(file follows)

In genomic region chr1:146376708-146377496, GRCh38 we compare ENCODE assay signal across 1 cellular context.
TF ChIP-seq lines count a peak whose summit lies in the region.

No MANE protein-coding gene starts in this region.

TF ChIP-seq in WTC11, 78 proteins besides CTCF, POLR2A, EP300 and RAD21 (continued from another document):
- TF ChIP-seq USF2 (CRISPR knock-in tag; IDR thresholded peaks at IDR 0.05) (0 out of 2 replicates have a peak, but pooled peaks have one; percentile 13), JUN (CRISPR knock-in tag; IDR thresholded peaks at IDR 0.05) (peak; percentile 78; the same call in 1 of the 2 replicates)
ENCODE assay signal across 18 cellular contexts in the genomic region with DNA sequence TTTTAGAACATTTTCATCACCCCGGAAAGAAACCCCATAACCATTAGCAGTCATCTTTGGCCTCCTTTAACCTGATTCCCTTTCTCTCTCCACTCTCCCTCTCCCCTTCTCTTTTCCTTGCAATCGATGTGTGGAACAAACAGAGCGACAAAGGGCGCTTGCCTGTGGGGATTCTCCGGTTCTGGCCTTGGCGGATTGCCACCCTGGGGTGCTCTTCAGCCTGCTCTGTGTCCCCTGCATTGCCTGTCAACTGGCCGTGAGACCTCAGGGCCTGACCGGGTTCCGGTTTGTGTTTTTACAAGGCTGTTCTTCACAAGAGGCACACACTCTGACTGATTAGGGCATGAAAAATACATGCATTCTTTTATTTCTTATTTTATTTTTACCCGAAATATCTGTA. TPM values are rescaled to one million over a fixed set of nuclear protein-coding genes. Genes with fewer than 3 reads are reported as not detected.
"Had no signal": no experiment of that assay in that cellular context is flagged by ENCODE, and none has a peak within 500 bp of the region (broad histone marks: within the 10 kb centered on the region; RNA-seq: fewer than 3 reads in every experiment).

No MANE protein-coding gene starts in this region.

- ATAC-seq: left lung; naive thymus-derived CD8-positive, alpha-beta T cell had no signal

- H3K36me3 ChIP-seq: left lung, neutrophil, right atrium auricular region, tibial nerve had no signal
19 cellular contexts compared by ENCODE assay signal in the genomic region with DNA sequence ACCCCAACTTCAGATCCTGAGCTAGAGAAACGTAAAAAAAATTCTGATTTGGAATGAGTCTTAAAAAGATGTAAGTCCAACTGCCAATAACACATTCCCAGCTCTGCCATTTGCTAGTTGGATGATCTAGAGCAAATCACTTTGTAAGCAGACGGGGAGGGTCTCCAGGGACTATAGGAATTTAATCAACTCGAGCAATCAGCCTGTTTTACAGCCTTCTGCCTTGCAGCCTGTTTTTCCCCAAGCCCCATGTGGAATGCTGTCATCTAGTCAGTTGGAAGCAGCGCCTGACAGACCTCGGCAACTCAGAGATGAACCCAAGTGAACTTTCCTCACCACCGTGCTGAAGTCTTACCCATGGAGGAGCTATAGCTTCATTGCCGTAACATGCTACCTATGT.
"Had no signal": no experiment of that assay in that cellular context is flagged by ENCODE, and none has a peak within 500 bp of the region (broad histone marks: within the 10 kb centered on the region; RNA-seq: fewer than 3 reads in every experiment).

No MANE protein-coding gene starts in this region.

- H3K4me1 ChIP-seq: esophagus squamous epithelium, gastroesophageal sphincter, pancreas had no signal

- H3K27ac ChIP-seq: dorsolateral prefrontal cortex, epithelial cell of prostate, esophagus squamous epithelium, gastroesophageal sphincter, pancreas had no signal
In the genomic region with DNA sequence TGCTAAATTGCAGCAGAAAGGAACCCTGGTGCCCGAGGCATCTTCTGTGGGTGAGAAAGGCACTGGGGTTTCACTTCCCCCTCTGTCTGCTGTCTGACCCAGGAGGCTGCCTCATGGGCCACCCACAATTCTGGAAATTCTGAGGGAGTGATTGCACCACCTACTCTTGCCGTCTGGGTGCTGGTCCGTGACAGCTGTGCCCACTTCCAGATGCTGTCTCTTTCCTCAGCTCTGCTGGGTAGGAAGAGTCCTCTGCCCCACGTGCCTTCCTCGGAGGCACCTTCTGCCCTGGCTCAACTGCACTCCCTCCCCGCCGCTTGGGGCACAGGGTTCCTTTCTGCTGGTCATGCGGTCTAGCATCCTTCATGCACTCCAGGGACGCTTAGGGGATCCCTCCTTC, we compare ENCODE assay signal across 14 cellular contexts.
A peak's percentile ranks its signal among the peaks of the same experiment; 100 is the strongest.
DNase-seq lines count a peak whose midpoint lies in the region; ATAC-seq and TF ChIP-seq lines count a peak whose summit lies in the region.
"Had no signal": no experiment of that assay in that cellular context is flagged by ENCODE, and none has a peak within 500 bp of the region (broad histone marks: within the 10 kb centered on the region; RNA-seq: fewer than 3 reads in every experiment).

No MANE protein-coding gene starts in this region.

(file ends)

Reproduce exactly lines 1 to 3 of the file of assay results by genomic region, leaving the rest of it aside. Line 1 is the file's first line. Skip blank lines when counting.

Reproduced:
In genomic region chr1:146376708-146377496, GRCh38 we compare ENCODE assay signal across 1 cellular context.
TF ChIP-seq lines count a peak whose summit lies in the region.

No MANE protein-coding gene starts in this region.